In an odd exchange between two law enforcement bodies, Oak Park police made clear Monday that Indiana authorities are welcome to reexamine an Oak Park apartment which was once home to serial killer David Maust. Indiana prosecutors and Hammond police meanwhile said they'd only come to Oak Park if they were invited by police.
So far, all the exchanges and parrying between the police departments have taken place in newspapers and not directly. That is an issue which frustrates and annoys Oak Park Police Chief Rick Tanksley. "I find it very disheartening that I have to find out about this in the newspapers," said Tanksley, who first heard about the case on TV Monday morning.
At issue is whether Maust, who is to be sentenced Dec. 16 for the murder of three teenage boys in Indiana, may have buried bodies under the floor of his garden apartment on Kenilworth Avenue in Oak Park during the two years he lived in the village.
Oak Park police say its detectives carried out an hours-long search of the apartment in December 2003 and promptly forwarded the results of the search to the Hammond police department which was investigating Maust at that time. Deputy Police Chief Robert Scianna said his department heard nothing from Indiana officials raising questions about the investigation or asking for further information.
But in a front page article Monday, the Chicago Sun-Times reports that prosecutors and police in Indiana have questioned whether the Oak Park search was thorough enough. The paper reported that two neighbors of Maust in the apartment building at 425 S. Kenilworth Ave. made reports to Oak Park police after he had moved from the building raising questions about whether concrete work had been done to the floor of the basement apartment and reporting blood trails leading to the apartment.
Angie DiMaso, the owner of the Kenilworth 10-flat, was adamant Monday that there are no bodies buried in her building's basement. She said that several years ago while Maust was a tenant, she commissioned remodeling work on three garden apartments in the building which involved building partitions and retiling the concrete floor. Maust, she said, did not do the work, and that it did not involve any digging into the concrete floor.
The building, she said, was constructed with "radiant heat" which involves hot water coils embedded in the concrete. That makes it impossible, she suggested, for Maust to have dug up the floor and then to have replaced it.
Tanksley and Scianna both said they are both annoyed and puzzled by comments by Lake County prosecutor Bernard Carter and Hammond Police Chief Brian Miller.
"We're standing by what we did two years ago," said Tanksley. Scianna said that he was "personally standing out there" during the early morning search of the apartment two years ago. He defended his detective's procedures, and called into the question the motives of those who are now raising questions. Indiana law enforcement officials, they added, are welcome to search it themselves anytime they wish.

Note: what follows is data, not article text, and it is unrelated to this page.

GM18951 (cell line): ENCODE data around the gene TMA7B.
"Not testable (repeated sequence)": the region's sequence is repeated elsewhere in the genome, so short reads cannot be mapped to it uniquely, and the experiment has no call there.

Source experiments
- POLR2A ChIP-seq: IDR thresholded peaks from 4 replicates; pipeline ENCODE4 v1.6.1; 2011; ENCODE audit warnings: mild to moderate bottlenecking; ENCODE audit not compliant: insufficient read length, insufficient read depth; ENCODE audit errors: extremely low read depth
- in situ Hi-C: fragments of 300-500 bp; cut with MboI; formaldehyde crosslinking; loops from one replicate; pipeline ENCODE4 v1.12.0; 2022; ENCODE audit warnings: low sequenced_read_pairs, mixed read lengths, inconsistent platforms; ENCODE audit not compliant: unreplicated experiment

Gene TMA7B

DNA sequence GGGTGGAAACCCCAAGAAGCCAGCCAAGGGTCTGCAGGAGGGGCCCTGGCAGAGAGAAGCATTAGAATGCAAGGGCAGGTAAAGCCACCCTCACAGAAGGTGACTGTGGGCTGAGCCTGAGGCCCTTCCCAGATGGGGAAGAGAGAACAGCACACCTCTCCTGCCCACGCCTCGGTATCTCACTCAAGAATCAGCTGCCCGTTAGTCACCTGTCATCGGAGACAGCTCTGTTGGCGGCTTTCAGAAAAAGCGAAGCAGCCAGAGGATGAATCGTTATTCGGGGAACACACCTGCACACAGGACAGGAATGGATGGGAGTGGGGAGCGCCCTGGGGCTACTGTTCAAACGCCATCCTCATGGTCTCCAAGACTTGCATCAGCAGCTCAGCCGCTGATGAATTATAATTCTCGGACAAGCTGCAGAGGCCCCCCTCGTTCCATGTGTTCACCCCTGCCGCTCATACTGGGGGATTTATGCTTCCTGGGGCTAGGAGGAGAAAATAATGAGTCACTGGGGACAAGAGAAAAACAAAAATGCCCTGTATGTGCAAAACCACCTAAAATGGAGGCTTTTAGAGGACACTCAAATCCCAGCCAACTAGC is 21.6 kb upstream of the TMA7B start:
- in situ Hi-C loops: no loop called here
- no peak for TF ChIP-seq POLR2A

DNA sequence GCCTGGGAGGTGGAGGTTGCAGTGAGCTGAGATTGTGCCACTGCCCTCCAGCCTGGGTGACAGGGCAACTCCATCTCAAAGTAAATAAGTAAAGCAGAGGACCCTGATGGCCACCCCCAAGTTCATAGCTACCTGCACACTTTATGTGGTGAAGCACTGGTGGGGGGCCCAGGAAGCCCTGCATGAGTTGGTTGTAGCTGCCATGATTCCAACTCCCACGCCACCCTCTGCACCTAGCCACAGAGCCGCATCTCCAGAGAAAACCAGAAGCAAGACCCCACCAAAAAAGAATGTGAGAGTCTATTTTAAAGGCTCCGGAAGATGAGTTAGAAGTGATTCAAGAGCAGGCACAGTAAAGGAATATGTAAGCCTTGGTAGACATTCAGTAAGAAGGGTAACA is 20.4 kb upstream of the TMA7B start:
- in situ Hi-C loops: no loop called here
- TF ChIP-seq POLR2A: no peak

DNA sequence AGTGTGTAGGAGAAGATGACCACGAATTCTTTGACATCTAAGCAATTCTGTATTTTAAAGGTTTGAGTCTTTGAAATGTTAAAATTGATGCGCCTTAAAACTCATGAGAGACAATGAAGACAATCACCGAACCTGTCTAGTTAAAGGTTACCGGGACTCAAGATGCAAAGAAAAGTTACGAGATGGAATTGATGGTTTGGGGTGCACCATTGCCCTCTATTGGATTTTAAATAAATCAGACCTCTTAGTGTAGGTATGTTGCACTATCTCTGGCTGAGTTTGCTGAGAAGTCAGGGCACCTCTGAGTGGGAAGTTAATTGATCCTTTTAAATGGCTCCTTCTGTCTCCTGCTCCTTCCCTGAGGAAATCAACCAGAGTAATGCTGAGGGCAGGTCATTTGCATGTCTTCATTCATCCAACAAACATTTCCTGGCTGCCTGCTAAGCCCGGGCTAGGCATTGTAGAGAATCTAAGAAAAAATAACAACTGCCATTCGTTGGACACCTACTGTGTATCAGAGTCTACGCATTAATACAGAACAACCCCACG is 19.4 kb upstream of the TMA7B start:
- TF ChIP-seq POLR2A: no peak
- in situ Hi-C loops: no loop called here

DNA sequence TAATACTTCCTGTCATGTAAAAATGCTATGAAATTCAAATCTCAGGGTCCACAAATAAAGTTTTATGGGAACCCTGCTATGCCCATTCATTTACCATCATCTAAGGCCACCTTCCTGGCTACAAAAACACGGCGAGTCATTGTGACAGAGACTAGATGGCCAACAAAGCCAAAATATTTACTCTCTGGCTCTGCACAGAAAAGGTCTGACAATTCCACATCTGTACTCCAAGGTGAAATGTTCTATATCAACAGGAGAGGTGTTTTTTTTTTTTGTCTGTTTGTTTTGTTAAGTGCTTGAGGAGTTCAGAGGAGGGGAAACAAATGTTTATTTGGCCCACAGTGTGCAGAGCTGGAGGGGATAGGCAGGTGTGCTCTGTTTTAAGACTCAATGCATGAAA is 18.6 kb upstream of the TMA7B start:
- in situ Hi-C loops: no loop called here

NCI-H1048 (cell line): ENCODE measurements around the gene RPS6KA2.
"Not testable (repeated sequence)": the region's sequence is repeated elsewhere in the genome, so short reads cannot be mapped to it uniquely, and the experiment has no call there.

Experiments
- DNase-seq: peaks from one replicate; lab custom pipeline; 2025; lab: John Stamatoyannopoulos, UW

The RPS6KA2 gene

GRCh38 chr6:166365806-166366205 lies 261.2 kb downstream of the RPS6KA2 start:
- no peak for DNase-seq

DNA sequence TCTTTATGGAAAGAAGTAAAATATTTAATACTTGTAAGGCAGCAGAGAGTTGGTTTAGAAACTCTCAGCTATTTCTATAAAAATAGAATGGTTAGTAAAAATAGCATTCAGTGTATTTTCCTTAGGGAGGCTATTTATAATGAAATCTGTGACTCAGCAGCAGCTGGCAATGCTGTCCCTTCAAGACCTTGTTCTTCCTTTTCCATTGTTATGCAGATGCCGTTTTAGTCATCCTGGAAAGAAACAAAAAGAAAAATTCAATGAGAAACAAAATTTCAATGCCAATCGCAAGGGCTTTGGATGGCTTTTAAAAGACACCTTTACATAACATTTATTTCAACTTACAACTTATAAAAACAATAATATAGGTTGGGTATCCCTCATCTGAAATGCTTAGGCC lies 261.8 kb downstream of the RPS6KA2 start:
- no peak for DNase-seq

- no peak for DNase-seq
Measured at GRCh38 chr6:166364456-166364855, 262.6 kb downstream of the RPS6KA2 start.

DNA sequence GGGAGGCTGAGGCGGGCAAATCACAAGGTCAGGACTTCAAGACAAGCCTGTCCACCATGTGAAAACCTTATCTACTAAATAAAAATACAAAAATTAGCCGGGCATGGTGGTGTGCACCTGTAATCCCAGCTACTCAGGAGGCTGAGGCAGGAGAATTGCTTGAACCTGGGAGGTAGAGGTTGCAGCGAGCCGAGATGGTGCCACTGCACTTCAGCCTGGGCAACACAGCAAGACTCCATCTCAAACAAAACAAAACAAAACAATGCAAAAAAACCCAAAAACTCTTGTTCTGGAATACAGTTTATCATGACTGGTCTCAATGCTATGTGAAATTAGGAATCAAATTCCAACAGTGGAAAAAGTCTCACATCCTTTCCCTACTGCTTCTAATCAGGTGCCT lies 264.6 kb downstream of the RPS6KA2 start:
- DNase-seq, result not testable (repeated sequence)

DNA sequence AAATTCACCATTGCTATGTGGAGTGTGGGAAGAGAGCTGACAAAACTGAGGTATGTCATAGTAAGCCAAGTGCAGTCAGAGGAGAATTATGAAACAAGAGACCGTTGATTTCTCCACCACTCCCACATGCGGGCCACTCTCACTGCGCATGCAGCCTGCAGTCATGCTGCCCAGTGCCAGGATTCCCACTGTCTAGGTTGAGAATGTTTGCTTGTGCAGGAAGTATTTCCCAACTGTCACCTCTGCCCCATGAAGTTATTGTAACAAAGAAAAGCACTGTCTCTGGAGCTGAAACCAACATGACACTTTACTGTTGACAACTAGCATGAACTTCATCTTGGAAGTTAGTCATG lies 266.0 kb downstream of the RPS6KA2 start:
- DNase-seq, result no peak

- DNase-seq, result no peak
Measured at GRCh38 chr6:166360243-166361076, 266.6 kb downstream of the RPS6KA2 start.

Carter was out of his office until this Friday and unavailable for comment, according to spokesperson Sylvia Gibbs. Miller did not return phone messages before press time Tuesday.
"Why does it take two-and-one-half-years before they feel they have any questions," said Scianna. "We didn't we receive one phone call, one letter, no e-mail, no correspondence whatsoever asking us to do anything to assist him in his job."
Scianna also said he was annoyed and troubled that fellow law enforcement officials had deemed it appropriate to address any concerns in the media.
"Why would he go to the press and not come to us directly," Scianna asked.
Annoyed but polite with a reporter Monday, Scianna cut off questioning after several minutes and said, "I am not going to stand here and defend our investigation point by point in the press." His department's investigation, he said, was "correct, appropriate and thorough."
Scianna said, "It's an insult to the victims of this guy that we would be discussing this in the newspaper. We don't communicate with other law enforcement agencies in the newspapers."
DiMaso also supported Scianna's willingness to have Indiana authorities come to Oak Park and investigate the scene for themselves.
"We were there for hours," she said. "They're welcome to visit the apartment anytime they want."
But not welcome to do anything they want to the floor.
"It's radiant heat. Anybody puts a nail in the floor, there's a leak," said DiMaso. She said that she's spoken with Carter "five or six times," and that while he's welcome to come see for himself, "he's not bringing any jackhammers."